Does new legislation spell doom for umbrellas?

Umbrella companies have always operated at the lower end of the contractor supply chain employing workers who provide services either direct or through an agency to a hirer. They have been able to exist in the context of IR35 tax legislation because they are not organisations in which the individual has a material interest, broadly speaking meaning that the individual worker does not have at least a 5% interest in the company.

However, a recent article by Contractor Calculator “Off-Payroll amendments could pose problems for payroll companies” suggests that this position will change in April 2021 when new Off Payroll rules are set to apply, with the warning that an amendment to the legislation will obviate the role of the umbrella. This is because the definition of an ‘umbrella’ will change so that it will become an intermediary that is treated as a personal service company.

“We beg to differ”, says Lawspeed, the recruitment and employment law specialist. “First off any company that provides an individual through a company has always been classed by the IR35 legislation as an intermediary. Chapter 8 defines an intermediary as being a third party involved in the arrangements where services are provided “…not under a contract directly between the client and the worker but under arrangements involving a third party (“the intermediary”). Clearly an umbrella company is such an intermediary, although the article suggests that this has not been the case.

“Accordingly umbrella companies would always be liable for the IR35 taxes under Chapter 8 and Chapter 10 (current off payroll rules relating to public authorities only) as the third party intermediary were it not for a condition for liability that the worker must have a material interest in the intermediary. Therefore where a worker has no material interest in the umbrella, that intermediary has no liability for IR35 taxes.

“The article now suggests that an amendment introduced in the new legislation to apply in April 2021 changes this position. The condition referred to above has indeed been changed, but not in our view with the interpretation put on it by the article.  It appears as follows:

In section 61O(1) (conditions where intermediary is a company) for paragraph (b) substitute—
“(b)it is the case that—
(i)the worker has a material interest in the intermediary,
(ii)the worker has received a chain payment from the intermediary, or
(iii)the worker has rights which entitle, or which in any circumstances would entitle, the worker to receive a chain payment from the intermediary.”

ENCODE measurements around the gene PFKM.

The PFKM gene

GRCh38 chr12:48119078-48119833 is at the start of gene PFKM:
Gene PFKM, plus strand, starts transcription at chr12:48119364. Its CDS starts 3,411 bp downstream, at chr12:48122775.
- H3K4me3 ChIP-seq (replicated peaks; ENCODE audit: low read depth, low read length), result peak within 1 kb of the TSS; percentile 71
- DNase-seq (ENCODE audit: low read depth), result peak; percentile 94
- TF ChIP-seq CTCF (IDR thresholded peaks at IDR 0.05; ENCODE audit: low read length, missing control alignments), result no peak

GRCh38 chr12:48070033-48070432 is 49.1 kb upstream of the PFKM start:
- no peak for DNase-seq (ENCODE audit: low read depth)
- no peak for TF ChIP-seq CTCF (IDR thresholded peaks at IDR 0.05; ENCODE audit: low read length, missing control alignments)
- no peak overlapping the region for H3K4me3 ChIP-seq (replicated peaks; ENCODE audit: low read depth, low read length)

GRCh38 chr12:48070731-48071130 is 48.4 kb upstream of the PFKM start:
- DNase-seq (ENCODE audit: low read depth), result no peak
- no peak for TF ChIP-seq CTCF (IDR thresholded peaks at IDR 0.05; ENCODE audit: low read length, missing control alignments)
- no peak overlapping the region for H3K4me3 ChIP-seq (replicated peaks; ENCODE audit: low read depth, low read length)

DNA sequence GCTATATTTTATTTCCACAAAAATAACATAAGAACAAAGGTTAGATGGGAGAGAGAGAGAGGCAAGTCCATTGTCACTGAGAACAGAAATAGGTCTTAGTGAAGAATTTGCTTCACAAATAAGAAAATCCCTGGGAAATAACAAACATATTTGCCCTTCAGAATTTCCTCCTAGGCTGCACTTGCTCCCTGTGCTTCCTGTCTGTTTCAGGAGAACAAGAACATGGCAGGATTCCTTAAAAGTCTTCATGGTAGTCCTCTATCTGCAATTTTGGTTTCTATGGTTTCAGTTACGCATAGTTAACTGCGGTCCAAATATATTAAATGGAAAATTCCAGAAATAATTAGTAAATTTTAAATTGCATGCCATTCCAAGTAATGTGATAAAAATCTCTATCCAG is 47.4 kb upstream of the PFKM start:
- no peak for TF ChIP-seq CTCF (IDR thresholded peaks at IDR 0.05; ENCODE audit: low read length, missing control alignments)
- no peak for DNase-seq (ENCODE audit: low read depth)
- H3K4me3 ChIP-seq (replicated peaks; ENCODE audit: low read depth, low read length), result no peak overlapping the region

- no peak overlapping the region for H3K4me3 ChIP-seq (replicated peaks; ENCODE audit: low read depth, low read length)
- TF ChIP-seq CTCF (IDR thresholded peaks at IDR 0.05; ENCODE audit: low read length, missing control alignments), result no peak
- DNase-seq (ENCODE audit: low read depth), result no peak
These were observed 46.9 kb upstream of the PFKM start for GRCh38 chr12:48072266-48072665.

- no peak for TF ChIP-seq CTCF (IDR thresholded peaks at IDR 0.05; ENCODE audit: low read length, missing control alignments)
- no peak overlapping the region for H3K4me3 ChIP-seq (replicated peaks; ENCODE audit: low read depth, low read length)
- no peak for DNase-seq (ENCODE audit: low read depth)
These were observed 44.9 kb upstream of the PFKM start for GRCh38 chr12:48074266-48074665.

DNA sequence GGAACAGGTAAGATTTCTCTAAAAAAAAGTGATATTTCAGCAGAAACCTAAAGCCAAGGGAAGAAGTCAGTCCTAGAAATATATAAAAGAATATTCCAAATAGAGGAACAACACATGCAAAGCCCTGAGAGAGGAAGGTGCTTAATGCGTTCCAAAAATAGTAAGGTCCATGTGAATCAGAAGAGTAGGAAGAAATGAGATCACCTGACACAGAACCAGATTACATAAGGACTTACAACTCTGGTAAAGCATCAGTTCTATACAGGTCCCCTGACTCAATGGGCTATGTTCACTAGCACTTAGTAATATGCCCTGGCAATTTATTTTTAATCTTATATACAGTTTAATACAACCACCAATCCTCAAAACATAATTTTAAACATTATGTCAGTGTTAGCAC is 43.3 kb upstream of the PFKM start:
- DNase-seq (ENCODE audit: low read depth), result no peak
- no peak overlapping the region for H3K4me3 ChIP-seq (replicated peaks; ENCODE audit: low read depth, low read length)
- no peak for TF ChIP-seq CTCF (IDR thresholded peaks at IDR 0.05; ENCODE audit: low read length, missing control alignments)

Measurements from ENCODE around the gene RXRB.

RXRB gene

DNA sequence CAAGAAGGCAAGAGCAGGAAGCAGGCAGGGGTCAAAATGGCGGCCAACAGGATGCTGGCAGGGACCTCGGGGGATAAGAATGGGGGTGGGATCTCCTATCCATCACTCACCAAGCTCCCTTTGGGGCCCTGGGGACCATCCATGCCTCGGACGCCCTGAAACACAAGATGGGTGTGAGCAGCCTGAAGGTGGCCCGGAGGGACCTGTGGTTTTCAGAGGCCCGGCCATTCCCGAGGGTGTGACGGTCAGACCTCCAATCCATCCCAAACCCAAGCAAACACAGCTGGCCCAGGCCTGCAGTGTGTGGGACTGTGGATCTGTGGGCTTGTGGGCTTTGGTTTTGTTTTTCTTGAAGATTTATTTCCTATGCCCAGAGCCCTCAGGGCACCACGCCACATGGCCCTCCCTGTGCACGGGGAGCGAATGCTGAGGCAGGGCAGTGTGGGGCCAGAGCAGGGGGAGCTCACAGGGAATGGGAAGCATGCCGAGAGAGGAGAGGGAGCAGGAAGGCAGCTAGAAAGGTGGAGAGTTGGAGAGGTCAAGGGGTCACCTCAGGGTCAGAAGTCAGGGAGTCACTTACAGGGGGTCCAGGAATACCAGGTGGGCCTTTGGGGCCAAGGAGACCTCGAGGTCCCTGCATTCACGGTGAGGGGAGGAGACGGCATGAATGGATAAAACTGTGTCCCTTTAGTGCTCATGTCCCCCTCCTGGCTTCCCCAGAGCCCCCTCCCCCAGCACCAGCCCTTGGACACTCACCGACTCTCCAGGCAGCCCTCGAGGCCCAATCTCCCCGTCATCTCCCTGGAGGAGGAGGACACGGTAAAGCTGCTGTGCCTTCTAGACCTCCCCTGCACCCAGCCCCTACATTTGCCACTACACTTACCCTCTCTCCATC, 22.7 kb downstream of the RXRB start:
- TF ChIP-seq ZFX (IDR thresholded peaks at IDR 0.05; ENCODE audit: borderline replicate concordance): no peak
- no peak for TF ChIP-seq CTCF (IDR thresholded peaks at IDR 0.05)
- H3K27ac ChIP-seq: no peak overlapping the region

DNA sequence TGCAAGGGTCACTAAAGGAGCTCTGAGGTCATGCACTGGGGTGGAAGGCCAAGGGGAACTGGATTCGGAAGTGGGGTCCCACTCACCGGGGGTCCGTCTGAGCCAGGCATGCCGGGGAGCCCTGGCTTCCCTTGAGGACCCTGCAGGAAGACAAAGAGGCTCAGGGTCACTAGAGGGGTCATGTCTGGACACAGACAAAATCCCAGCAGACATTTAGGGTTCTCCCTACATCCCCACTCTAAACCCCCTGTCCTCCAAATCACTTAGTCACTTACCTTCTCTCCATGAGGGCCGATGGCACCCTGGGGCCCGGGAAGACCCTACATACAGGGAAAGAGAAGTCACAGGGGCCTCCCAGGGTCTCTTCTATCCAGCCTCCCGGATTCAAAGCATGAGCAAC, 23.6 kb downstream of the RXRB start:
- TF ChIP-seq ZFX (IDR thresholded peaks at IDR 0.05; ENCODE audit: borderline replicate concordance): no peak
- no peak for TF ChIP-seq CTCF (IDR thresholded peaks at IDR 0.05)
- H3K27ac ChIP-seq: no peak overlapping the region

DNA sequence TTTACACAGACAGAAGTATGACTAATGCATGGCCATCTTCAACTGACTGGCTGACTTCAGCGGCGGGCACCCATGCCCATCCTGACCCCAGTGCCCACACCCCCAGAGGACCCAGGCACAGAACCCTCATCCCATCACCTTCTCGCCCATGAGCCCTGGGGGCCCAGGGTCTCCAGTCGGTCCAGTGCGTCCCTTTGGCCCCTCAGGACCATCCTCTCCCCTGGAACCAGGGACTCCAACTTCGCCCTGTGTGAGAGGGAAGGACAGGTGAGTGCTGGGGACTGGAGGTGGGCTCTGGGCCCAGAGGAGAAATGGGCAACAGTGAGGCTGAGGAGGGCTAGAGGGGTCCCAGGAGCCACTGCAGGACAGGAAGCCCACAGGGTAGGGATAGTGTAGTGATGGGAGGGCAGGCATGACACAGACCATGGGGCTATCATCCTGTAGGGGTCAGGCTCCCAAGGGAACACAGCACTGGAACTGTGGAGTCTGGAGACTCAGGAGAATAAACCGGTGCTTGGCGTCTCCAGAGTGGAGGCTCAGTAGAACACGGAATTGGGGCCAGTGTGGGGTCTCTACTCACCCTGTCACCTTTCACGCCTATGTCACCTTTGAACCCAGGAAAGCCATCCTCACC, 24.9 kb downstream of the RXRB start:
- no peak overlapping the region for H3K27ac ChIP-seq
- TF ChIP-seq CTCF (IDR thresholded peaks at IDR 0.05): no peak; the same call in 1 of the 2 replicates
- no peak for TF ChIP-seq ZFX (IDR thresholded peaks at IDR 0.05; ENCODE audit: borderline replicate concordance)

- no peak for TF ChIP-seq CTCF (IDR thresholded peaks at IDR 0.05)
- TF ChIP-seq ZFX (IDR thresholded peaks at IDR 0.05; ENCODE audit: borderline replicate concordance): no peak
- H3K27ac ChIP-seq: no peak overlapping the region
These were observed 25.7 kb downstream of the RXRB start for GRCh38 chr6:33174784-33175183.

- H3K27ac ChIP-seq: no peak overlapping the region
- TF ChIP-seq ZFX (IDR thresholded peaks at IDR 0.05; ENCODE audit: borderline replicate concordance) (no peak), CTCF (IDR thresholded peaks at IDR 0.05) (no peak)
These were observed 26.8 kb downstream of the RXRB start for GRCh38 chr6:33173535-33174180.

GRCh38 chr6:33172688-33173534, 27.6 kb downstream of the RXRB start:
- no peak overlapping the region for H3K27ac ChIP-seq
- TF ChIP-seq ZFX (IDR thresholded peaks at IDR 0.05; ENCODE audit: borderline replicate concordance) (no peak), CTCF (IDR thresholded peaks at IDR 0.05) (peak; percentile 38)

“The first requirement namely that ‘the worker has a material interest in the intermediary’ remains in place. The amended words then follow and are not written in the alternative, as the word “or” does not appear at the end of sub-para (i). Instead if the first condition applies, the subsequent conditions then apply. The result is that organisations in which workers do have a material interest that either make a payment or defer a payment (to which the worker is entitled) must comply with the new IR35 payment rules, in the case of a deferred payment as if the payment had been made.

“There is some confusion as HMRC guidance appears to be at odds with the published legislation, in so far as the guidance adds in the word “or” at the end of the sub para (i) stating that the legislation reads as follows:
(i)the worker has a material interest in the intermediary, or

“The underlined word does not appear in the legislation published online. If the guidance is correct and the published legislation has been subsequently amended, the effect would not only be as described by Contractor Calculator but would be far wider reaching, applying the IR35 rules to agencies who engage contractors on PAYE contracts. This would be because material interest would be irrelevant and the agency would be the intermediary. If correct, this would cause significant uproar in the industry as a whole, not just in relation to umbrella companies. Not only has there been no consultation or process around this kind of extension to the scope of the IR35 rules but it would inappropriately impact every labour supply business in the UK.

In conclusion Lawspeed commented “As always HMRC could make the legislation clearer, so ruling out potential for misinterpretation. The guidance itself unhelpfully appears at odds with the actual legislation. However it is the legislation that applies not the guidance. On the face of the legislation published online the position remains that umbrella companies in which the worker has no material interest can continue exactly as before subject to employment payment rules, and hirers and agencies working with umbrellas can rest easy on this score. The guidance therefore should be amended as soon as possible to avoid further confusion.”
Finally it is worth a reminder that the new rules set to apply From April 2021 will not apply to hiring arrangements where the hirer is a small company, the old rules continuing with no material change.


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